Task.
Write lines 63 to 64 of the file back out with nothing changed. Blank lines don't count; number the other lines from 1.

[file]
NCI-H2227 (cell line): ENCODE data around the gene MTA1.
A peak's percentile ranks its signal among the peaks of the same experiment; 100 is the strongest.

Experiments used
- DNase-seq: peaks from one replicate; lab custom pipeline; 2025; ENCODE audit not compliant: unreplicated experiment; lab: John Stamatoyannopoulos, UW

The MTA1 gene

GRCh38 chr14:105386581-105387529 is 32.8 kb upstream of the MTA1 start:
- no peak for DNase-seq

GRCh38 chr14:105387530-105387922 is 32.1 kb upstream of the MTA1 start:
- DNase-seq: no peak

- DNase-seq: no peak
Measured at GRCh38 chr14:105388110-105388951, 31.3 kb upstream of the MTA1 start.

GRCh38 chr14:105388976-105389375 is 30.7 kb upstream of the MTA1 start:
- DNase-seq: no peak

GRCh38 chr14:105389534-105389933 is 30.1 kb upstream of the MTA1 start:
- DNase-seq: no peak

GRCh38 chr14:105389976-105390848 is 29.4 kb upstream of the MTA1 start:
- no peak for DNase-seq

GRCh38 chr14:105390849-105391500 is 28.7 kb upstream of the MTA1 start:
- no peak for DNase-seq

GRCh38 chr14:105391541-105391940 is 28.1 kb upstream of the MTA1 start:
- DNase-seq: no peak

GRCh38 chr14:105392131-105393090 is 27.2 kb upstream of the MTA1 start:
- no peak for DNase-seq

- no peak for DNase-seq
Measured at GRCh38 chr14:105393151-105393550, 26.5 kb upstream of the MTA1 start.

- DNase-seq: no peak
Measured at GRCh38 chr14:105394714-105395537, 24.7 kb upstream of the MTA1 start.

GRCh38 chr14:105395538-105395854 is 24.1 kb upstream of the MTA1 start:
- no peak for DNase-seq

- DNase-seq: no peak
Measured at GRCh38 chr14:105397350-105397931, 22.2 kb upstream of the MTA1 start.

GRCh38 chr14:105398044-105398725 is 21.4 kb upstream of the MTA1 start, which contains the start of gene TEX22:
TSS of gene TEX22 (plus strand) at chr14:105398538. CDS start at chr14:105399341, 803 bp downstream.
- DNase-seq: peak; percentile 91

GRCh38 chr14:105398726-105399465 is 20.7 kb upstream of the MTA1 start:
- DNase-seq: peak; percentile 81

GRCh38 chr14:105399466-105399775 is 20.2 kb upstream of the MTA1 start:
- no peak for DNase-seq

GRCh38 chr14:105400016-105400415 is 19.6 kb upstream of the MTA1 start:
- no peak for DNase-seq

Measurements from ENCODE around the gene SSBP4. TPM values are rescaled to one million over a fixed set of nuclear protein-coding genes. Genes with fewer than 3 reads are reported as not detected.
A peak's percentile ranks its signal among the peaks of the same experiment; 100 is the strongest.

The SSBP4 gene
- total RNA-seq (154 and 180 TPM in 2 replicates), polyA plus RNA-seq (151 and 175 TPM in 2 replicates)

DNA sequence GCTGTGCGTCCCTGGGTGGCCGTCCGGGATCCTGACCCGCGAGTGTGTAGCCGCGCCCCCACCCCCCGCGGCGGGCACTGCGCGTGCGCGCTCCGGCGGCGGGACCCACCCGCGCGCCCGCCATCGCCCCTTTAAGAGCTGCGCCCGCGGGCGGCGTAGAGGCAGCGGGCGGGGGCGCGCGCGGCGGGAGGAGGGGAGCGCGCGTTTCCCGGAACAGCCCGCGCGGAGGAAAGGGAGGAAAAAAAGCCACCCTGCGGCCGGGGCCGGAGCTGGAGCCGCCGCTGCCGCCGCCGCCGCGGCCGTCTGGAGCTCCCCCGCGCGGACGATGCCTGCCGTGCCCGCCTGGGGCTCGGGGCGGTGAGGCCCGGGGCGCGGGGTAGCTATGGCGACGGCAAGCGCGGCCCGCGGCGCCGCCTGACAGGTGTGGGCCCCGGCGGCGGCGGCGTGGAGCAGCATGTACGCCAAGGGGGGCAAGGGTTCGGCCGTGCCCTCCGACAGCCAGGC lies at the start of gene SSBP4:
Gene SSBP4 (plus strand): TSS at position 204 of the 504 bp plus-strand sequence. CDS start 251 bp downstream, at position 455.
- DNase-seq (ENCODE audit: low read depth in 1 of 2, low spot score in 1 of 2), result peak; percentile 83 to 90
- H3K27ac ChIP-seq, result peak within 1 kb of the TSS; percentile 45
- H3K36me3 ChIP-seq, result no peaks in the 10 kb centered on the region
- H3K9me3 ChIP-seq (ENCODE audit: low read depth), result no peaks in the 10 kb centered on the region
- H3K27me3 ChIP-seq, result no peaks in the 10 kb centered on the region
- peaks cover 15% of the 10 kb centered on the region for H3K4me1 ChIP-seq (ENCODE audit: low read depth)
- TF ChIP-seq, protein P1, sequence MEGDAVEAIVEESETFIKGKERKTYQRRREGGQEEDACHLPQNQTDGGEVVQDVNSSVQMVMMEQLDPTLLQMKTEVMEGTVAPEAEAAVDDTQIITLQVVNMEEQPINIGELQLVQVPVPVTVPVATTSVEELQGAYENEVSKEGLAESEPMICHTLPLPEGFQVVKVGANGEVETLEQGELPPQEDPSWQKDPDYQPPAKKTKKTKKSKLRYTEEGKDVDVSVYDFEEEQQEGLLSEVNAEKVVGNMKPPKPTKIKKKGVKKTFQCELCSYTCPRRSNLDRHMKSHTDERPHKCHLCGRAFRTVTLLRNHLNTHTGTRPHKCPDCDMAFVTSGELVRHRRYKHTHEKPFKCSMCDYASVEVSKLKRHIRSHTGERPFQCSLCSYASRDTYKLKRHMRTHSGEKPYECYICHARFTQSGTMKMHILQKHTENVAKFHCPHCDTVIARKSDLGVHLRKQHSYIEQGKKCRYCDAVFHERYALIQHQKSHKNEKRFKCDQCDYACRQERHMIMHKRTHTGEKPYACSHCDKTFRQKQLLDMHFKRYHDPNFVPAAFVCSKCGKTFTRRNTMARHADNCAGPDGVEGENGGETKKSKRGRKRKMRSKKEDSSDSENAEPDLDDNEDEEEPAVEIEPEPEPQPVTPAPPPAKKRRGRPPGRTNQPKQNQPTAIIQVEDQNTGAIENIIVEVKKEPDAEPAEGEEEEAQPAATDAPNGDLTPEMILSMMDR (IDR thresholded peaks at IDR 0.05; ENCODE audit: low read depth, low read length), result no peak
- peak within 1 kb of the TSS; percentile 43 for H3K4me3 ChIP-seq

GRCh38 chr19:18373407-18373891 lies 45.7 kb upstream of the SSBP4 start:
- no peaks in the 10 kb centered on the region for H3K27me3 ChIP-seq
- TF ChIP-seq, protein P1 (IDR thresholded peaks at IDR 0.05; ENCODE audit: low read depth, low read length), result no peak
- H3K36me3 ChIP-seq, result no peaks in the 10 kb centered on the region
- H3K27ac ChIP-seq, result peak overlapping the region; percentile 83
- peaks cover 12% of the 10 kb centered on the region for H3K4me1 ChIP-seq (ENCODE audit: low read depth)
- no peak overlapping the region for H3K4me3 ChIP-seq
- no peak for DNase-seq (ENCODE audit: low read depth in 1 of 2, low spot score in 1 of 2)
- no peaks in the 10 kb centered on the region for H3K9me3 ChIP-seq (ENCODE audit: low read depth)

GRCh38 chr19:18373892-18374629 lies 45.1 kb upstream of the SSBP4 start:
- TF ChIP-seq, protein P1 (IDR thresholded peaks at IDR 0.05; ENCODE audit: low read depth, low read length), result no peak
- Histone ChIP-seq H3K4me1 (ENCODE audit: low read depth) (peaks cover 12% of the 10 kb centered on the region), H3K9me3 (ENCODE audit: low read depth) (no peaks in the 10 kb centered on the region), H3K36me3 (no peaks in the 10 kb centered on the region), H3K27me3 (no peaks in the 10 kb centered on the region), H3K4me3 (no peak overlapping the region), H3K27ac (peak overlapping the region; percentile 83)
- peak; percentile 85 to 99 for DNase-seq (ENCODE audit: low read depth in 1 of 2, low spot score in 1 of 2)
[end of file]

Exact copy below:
- no peaks in the 10 kb centered on the region for H3K9me3 ChIP-seq (ENCODE audit: low read depth)

GRCh38 chr19:18373892-18374629 lies 45.1 kb upstream of the SSBP4 start: